Embodied Energy of Computers

What about the embodied energy of servers? For home computers, about 50% of their carbon impact is in their production, whereas for servers, the figure is more like 10% because servers run all day long so take more energy during their use. That said, there is also the embodied energy of all of equipment at the server farm that keeps things running: computer racks, routers, switches, air conditioning units, the building itself, etc.

Reducing the Impact of the Internet

Since power consumption for servers is so high, a lot of thought is going into how to reduce the energy needed. Some things on the table include:

  • More efficient servers in general
  • Servers that can run at higher temperatures so they don’t need cooling – this could cut energy use by up to half.
  • Using onsite electricity generation that uses the waste heat to run the cooling system. This is similar to whats called Combind Heat and Power where heat from generating electricity is used to heat a building
  • Distributed generation of power can help reduce transmission losses (see Bloom Energy)
  • Putting Server Farms in Cold Places (OK I just made that up – but maybe its a good idea)

Eco Benefits of the Internet

A study from 2008 by the American Council for an Energy Efficient Economy claims that for every unit of energy the internet takes, there are 10 units in energy savings. They base their findings on the increasing efficiency of our economy, since 1996 when the internet took off. I’m not sure how accurate their figures are but thats at least some good news.

This post is part of sustainablog‘s fundraising blogathon for Dancing Rabbit Ecovillage – please consider making a donation.

by Jacob Corvidae

Yet another response to Tony’s post on How to Define Good Governance.

I loved your reference to the Genuine Progress Indicator as an alternative to the GDP.  Here are three other tidbits on the topic:

1) Researchers are now working on measuring happiness. The pursuit of happiness is a defining statement in the US’s Declaration of Independence and therefore makes a very patriotic and foundational measure for the success of our endeavors.

2) Hans Rosling, a brilliant statistician who’s seminars are really entertaining (how many entertaining statisticians have you ever seen?) does some great work looking at analyzing global data about quality of life. You can see his latest TED talk (done in India) to see his latest, but I highly recommend starting with this incredible TED talk from 2007:

3) Here’s an incredible quote about the insufficiency of the GDP. See if you can guess the speaker (I’ll post the answer in the comments):

[The] Gross National Product counts air pollution and cigarette advertising, and ambulances to clear our highways of carnage.  It counts special locks for our doors and the jails for the people who break them.  It counts the destruction of the redwood and the loss of our natural wonder in chaotic sprawl.  It counts … nuclear warheads and armored cars for the police to fight the riots in our cities.  It counts … television programs which glorify violence in order to sell toys to our children.  Yet the gross national product does not allow for the health of our children, the quality of their education or the joy of their play.  It does not include the beauty of our poetry or the strength of our marriages, the intelligence of our public debate or the integrity of our public officials.  It measures neither our wit nor our courage, neither our wisdom nor our learning, neither our compassion nor our devotion to our country, it measures everything in short, except that which makes life worthwhile.  And it can tell us everything about America except why we are proud that we are Americans.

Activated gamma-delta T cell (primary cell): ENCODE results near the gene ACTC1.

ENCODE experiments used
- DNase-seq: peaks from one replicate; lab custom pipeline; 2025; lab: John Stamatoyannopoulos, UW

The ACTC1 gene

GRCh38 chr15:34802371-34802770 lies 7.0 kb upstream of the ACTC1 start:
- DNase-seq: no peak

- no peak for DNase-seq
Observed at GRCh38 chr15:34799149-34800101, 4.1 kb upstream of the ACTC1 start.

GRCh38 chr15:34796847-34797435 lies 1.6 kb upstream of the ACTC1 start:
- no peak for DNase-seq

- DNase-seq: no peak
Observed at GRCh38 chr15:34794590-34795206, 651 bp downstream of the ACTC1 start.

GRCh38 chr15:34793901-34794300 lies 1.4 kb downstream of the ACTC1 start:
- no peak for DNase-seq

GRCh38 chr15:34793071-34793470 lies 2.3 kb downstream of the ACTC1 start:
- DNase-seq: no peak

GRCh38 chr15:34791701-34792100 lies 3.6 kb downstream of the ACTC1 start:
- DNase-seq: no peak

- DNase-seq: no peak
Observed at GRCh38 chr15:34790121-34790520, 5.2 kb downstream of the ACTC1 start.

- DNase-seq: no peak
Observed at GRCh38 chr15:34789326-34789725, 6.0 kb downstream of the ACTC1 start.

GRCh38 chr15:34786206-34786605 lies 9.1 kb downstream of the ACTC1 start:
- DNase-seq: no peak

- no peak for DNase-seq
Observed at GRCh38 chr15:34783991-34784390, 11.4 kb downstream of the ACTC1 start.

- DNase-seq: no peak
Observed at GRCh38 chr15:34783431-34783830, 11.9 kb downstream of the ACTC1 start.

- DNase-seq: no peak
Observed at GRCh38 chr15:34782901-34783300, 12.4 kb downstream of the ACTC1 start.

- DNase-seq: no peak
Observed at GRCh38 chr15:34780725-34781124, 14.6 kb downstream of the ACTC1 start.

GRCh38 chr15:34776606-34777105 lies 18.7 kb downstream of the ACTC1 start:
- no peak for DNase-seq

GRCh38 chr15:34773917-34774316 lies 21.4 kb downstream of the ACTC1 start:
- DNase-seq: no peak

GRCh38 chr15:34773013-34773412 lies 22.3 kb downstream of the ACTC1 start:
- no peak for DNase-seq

by Tony Sirna

People wanting to know how to reduce their footprint would like to have data so they know what changes to make to do it. Unfortunately the data available for a lot of choice is still incredibly hard to find or inaccurate and vague.

I personally don’t do a lot of footprinting because  I don’t feel the need for exact numbers to trust that doing a few key things will reduce my footprint:

  • Eating primarily vegan
  • Driving fewer miles in efficient vehicles
  • Having a smaller home (or sharing it)
  • Using less electricity, gas, and heating oil
  • Reducing long distance travel

Once you’ve done all that then you can start talking about the details: local and organic food, flying vs driving vs trains, etc.

For those interested in calculators here’s some links that might help you find the one thats best for you or that has that bit of information you were looking for. Let us know if you have a favorite or find ones that are really good.

Top Five Footprint Calculators – Just some bloggers opinion but there are some good links

The 15 best carbon Calculators – If 5 isn’t enough for you try 15.

Michael Bluejay’s Calculator – This guy didn’t like the other calculators so he wrote his own. Its very simple and well laid out. Its worth reading his opinions on the other calculators. Its also worth reading about him. I feel like I met him somewhere before.

Food carbon Calculator – For those wanting a detailed look at food. You can compare the CO2 of tropical vs local fruit, cooked vs raw veggies, etc. This may not work in every browser.

If you find one that can tell you the footprint of a strawbale home vs a cob home or the different impacts of sugar vs sorghum, then I’m definitely interested.

by Tony Sirna

A friend recently sent me a link to an article about the ecofootprint of pets. The article claimed that the footprint of owning a dog was greater than driving an SUV!